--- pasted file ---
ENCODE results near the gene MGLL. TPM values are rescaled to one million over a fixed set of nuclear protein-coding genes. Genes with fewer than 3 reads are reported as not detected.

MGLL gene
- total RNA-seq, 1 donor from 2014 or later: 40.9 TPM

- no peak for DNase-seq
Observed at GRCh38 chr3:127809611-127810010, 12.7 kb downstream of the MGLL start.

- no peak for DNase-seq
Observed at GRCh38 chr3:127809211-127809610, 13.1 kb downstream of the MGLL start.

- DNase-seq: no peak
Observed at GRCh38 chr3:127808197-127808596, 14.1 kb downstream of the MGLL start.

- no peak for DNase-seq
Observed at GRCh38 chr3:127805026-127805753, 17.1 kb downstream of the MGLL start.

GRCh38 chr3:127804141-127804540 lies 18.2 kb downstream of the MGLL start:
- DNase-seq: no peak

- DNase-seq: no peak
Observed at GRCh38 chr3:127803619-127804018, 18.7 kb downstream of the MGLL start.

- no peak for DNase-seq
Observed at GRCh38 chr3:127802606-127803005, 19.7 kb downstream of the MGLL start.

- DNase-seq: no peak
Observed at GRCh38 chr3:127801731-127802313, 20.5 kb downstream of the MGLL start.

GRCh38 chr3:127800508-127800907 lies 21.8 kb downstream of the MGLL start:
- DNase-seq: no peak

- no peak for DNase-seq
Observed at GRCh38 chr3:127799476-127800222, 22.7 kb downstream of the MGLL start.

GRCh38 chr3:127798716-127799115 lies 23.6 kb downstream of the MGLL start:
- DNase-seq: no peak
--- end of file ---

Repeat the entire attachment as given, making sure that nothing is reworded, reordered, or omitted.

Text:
ENCODE results near the gene MGLL. TPM values are rescaled to one million over a fixed set of nuclear protein-coding genes. Genes with fewer than 3 reads are reported as not detected.

MGLL gene
- total RNA-seq, 1 donor from 2014 or later: 40.9 TPM

- no peak for DNase-seq
Observed at GRCh38 chr3:127809611-127810010, 12.7 kb downstream of the MGLL start.

- no peak for DNase-seq
Observed at GRCh38 chr3:127809211-127809610, 13.1 kb downstream of the MGLL start.

- DNase-seq: no peak
Observed at GRCh38 chr3:127808197-127808596, 14.1 kb downstream of the MGLL start.

- no peak for DNase-seq
Observed at GRCh38 chr3:127805026-127805753, 17.1 kb downstream of the MGLL start.

GRCh38 chr3:127804141-127804540 lies 18.2 kb downstream of the MGLL start:
- DNase-seq: no peak

- DNase-seq: no peak
Observed at GRCh38 chr3:127803619-127804018, 18.7 kb downstream of the MGLL start.

- no peak for DNase-seq
Observed at GRCh38 chr3:127802606-127803005, 19.7 kb downstream of the MGLL start.

- DNase-seq: no peak
Observed at GRCh38 chr3:127801731-127802313, 20.5 kb downstream of the MGLL start.

GRCh38 chr3:127800508-127800907 lies 21.8 kb downstream of the MGLL start:
- DNase-seq: no peak

- no peak for DNase-seq
Observed at GRCh38 chr3:127799476-127800222, 22.7 kb downstream of the MGLL start.

GRCh38 chr3:127798716-127799115 lies 23.6 kb downstream of the MGLL start:
- DNase-seq: no peak